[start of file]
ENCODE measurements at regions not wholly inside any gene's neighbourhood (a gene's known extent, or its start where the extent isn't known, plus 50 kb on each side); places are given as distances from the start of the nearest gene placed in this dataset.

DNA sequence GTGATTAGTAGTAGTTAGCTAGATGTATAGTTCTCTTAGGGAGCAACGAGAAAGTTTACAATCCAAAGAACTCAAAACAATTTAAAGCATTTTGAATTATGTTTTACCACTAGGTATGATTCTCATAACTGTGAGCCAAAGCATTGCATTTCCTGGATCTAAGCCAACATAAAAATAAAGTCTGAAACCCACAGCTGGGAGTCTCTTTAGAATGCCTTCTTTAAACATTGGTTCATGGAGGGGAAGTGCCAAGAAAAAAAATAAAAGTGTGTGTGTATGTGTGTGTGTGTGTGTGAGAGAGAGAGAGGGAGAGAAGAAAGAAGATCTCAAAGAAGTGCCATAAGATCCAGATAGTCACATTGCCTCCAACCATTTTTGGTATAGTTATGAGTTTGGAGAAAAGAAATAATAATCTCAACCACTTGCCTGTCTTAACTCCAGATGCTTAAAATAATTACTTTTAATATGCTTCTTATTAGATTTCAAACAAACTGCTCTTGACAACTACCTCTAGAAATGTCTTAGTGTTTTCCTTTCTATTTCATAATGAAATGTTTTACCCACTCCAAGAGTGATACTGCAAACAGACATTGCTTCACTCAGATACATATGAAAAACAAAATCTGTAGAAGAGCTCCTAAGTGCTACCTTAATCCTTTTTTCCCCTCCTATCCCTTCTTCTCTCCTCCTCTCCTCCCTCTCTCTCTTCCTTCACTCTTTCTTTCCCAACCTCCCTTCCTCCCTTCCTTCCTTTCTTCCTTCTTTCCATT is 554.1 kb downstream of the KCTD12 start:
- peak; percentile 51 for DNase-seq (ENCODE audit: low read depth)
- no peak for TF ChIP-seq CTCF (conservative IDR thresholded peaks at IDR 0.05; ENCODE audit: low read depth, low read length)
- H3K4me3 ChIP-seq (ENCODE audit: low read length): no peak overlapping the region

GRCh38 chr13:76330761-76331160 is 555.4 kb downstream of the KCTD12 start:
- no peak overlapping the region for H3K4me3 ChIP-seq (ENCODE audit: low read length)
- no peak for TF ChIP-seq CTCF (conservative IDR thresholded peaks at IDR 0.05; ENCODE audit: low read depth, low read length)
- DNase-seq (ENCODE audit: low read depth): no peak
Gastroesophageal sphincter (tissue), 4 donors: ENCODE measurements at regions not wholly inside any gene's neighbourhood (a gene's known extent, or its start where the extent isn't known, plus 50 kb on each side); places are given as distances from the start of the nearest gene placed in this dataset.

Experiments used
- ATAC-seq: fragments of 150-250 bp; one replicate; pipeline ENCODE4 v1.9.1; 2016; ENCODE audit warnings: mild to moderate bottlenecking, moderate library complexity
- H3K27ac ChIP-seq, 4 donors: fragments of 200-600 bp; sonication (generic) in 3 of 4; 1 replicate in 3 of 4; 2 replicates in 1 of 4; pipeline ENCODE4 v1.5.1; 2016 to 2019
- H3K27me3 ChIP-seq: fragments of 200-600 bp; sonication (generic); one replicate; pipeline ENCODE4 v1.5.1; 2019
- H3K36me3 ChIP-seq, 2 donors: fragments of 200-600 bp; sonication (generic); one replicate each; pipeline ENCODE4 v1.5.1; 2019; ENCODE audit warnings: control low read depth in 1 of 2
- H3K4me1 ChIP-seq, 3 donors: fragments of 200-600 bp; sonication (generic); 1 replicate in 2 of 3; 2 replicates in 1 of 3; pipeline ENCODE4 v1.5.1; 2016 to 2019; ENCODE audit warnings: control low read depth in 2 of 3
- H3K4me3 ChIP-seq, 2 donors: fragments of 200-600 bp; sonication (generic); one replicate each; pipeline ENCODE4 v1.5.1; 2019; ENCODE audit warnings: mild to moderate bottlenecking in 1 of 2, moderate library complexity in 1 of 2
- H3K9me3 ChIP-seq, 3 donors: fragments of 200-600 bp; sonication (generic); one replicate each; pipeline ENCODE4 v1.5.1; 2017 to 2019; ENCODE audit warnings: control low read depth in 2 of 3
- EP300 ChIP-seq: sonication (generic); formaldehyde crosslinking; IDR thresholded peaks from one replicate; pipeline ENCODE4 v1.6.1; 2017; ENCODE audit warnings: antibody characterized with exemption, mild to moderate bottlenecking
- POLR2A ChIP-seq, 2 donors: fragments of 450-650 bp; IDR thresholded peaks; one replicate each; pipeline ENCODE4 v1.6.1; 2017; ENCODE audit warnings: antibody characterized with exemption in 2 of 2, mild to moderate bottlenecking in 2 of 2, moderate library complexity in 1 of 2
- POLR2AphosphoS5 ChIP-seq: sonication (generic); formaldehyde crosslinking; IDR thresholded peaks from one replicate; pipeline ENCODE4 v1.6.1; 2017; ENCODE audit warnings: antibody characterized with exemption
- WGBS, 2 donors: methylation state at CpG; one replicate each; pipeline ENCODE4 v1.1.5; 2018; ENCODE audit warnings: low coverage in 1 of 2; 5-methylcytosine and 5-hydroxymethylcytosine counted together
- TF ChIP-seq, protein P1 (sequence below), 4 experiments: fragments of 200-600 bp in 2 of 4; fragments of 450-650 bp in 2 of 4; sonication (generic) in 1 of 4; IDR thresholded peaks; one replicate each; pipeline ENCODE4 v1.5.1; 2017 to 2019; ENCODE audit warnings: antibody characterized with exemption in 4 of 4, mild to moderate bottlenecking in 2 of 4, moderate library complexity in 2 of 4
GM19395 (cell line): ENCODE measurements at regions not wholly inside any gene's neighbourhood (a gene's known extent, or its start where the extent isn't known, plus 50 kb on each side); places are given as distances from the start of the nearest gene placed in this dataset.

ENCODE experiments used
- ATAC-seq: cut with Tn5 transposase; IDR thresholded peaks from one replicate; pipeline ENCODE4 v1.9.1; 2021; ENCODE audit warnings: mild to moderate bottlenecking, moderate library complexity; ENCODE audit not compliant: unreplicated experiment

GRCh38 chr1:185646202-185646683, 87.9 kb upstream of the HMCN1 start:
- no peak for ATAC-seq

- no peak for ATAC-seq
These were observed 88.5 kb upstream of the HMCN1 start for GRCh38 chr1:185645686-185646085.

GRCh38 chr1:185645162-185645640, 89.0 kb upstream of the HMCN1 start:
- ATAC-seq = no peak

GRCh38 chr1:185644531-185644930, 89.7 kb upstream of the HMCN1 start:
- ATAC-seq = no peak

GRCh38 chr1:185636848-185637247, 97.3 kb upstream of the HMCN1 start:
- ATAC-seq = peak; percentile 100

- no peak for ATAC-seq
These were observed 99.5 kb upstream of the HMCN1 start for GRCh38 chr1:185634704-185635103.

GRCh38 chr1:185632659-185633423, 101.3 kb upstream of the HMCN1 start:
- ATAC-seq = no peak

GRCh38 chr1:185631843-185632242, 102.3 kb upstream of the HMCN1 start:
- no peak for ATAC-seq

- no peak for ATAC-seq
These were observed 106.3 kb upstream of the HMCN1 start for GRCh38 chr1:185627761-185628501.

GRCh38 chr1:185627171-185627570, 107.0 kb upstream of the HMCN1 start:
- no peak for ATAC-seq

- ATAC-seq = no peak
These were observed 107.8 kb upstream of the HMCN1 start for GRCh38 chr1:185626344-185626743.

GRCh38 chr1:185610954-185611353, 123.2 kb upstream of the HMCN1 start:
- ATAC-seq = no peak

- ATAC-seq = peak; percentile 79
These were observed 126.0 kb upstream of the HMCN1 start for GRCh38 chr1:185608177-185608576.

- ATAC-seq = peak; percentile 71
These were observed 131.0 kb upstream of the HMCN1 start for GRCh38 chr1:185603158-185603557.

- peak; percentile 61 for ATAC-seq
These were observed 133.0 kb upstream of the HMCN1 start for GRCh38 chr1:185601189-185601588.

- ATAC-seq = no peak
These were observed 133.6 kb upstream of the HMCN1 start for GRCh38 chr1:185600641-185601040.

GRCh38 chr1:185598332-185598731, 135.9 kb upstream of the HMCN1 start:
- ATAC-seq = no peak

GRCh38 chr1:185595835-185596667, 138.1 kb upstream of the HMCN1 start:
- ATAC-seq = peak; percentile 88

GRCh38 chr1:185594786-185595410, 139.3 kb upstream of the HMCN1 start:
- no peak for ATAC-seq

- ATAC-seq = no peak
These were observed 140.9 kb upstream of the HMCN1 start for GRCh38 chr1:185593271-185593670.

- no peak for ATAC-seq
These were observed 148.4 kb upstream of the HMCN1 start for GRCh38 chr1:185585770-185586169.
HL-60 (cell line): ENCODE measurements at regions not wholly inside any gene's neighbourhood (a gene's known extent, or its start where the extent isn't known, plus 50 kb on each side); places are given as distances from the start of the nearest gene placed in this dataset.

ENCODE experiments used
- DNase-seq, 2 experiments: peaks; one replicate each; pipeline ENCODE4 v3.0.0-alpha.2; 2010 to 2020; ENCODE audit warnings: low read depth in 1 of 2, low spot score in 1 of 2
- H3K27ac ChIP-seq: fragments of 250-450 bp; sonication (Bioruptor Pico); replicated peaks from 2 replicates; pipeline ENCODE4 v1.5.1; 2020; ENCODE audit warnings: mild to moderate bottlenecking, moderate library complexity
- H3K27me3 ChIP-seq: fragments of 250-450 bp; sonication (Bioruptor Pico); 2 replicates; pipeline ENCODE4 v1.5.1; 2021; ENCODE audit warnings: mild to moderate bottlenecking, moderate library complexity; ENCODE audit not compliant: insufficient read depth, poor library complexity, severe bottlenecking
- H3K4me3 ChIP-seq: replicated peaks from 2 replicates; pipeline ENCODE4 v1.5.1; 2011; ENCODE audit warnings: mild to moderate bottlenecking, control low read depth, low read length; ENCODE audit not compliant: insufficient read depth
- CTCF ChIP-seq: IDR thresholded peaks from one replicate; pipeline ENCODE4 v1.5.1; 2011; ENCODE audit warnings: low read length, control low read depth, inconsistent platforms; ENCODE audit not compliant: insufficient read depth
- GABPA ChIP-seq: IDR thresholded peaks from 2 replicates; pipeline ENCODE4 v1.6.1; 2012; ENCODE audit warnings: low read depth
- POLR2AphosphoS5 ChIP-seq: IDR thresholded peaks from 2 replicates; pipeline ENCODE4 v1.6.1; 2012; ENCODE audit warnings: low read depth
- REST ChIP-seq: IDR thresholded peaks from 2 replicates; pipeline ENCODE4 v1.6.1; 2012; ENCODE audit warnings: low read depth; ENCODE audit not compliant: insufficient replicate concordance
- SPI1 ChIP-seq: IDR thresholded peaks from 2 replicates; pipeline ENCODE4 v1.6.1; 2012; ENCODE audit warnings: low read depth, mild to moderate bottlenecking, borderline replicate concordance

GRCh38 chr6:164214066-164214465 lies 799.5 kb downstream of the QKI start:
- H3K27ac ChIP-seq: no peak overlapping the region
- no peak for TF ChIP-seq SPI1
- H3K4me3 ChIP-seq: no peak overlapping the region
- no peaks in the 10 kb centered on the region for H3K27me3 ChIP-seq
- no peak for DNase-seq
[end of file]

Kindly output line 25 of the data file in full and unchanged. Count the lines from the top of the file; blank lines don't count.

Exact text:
ENCODE experiments used